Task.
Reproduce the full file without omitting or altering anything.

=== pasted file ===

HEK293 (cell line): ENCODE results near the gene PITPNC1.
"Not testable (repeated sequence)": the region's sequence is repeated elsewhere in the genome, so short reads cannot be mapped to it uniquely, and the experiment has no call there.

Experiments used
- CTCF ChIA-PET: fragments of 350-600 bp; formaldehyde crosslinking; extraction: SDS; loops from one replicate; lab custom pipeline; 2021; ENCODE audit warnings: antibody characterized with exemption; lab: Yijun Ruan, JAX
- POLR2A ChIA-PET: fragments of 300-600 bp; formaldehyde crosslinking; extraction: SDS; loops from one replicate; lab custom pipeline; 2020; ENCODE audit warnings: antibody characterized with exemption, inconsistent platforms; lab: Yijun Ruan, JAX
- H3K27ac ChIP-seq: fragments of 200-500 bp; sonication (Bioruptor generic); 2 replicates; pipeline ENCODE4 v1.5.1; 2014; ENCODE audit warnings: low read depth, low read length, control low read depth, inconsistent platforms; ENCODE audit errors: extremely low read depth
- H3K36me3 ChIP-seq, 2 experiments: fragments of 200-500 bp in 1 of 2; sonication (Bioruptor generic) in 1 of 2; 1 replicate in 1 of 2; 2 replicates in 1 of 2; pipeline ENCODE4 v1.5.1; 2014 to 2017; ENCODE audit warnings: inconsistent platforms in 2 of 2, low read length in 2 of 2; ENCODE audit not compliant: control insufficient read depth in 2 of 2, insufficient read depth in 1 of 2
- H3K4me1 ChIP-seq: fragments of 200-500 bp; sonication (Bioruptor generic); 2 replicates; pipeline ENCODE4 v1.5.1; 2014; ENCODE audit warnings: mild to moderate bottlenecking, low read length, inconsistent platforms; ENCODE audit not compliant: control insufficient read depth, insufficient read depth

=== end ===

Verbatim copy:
HEK293 (cell line): ENCODE results near the gene PITPNC1.
"Not testable (repeated sequence)": the region's sequence is repeated elsewhere in the genome, so short reads cannot be mapped to it uniquely, and the experiment has no call there.

Experiments used
- CTCF ChIA-PET: fragments of 350-600 bp; formaldehyde crosslinking; extraction: SDS; loops from one replicate; lab custom pipeline; 2021; ENCODE audit warnings: antibody characterized with exemption; lab: Yijun Ruan, JAX
- POLR2A ChIA-PET: fragments of 300-600 bp; formaldehyde crosslinking; extraction: SDS; loops from one replicate; lab custom pipeline; 2020; ENCODE audit warnings: antibody characterized with exemption, inconsistent platforms; lab: Yijun Ruan, JAX
- H3K27ac ChIP-seq: fragments of 200-500 bp; sonication (Bioruptor generic); 2 replicates; pipeline ENCODE4 v1.5.1; 2014; ENCODE audit warnings: low read depth, low read length, control low read depth, inconsistent platforms; ENCODE audit errors: extremely low read depth
- H3K36me3 ChIP-seq, 2 experiments: fragments of 200-500 bp in 1 of 2; sonication (Bioruptor generic) in 1 of 2; 1 replicate in 1 of 2; 2 replicates in 1 of 2; pipeline ENCODE4 v1.5.1; 2014 to 2017; ENCODE audit warnings: inconsistent platforms in 2 of 2, low read length in 2 of 2; ENCODE audit not compliant: control insufficient read depth in 2 of 2, insufficient read depth in 1 of 2
- H3K4me1 ChIP-seq: fragments of 200-500 bp; sonication (Bioruptor generic); 2 replicates; pipeline ENCODE4 v1.5.1; 2014; ENCODE audit warnings: mild to moderate bottlenecking, low read length, inconsistent platforms; ENCODE audit not compliant: control insufficient read depth, insufficient read depth